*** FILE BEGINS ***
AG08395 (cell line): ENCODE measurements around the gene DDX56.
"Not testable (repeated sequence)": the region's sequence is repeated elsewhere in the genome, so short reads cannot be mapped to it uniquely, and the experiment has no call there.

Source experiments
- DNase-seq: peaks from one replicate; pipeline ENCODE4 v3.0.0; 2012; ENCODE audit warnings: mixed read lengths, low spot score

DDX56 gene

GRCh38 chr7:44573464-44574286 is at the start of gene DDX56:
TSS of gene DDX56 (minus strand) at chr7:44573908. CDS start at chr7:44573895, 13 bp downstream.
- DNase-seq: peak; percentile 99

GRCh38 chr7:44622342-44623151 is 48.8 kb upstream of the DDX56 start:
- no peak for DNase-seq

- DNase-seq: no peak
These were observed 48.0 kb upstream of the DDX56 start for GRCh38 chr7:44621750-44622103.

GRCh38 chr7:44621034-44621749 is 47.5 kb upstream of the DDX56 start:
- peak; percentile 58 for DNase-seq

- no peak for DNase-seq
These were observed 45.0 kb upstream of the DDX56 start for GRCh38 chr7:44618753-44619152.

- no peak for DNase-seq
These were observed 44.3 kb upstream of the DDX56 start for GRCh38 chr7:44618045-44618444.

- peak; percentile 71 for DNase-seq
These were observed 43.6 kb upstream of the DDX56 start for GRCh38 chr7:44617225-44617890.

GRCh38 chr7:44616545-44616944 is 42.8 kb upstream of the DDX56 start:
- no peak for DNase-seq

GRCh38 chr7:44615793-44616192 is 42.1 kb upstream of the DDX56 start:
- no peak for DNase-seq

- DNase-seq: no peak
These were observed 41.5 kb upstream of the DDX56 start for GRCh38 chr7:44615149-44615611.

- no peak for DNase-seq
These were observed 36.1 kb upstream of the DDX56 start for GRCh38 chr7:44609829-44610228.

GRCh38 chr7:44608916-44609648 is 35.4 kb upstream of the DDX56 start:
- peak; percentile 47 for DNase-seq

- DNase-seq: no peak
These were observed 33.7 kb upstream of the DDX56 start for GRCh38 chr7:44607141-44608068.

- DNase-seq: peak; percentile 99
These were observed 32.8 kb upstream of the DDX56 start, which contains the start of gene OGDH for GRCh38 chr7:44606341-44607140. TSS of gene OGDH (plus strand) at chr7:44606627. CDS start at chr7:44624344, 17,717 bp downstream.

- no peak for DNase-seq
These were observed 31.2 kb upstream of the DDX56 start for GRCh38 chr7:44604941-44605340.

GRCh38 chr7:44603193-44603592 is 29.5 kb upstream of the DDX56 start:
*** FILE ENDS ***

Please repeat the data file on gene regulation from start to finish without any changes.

AG08395 (cell line): ENCODE measurements around the gene DDX56.
"Not testable (repeated sequence)": the region's sequence is repeated elsewhere in the genome, so short reads cannot be mapped to it uniquely, and the experiment has no call there.

Source experiments
- DNase-seq: peaks from one replicate; pipeline ENCODE4 v3.0.0; 2012; ENCODE audit warnings: mixed read lengths, low spot score

DDX56 gene

GRCh38 chr7:44573464-44574286 is at the start of gene DDX56:
TSS of gene DDX56 (minus strand) at chr7:44573908. CDS start at chr7:44573895, 13 bp downstream.
- DNase-seq: peak; percentile 99

GRCh38 chr7:44622342-44623151 is 48.8 kb upstream of the DDX56 start:
- no peak for DNase-seq

- DNase-seq: no peak
These were observed 48.0 kb upstream of the DDX56 start for GRCh38 chr7:44621750-44622103.

GRCh38 chr7:44621034-44621749 is 47.5 kb upstream of the DDX56 start:
- peak; percentile 58 for DNase-seq

- no peak for DNase-seq
These were observed 45.0 kb upstream of the DDX56 start for GRCh38 chr7:44618753-44619152.

- no peak for DNase-seq
These were observed 44.3 kb upstream of the DDX56 start for GRCh38 chr7:44618045-44618444.

- peak; percentile 71 for DNase-seq
These were observed 43.6 kb upstream of the DDX56 start for GRCh38 chr7:44617225-44617890.

GRCh38 chr7:44616545-44616944 is 42.8 kb upstream of the DDX56 start:
- no peak for DNase-seq

GRCh38 chr7:44615793-44616192 is 42.1 kb upstream of the DDX56 start:
- no peak for DNase-seq

- DNase-seq: no peak
These were observed 41.5 kb upstream of the DDX56 start for GRCh38 chr7:44615149-44615611.

- no peak for DNase-seq
These were observed 36.1 kb upstream of the DDX56 start for GRCh38 chr7:44609829-44610228.

GRCh38 chr7:44608916-44609648 is 35.4 kb upstream of the DDX56 start:
- peak; percentile 47 for DNase-seq

- DNase-seq: no peak
These were observed 33.7 kb upstream of the DDX56 start for GRCh38 chr7:44607141-44608068.

- DNase-seq: peak; percentile 99
These were observed 32.8 kb upstream of the DDX56 start, which contains the start of gene OGDH for GRCh38 chr7:44606341-44607140. TSS of gene OGDH (plus strand) at chr7:44606627. CDS start at chr7:44624344, 17,717 bp downstream.

- no peak for DNase-seq
These were observed 31.2 kb upstream of the DDX56 start for GRCh38 chr7:44604941-44605340.

GRCh38 chr7:44603193-44603592 is 29.5 kb upstream of the DDX56 start: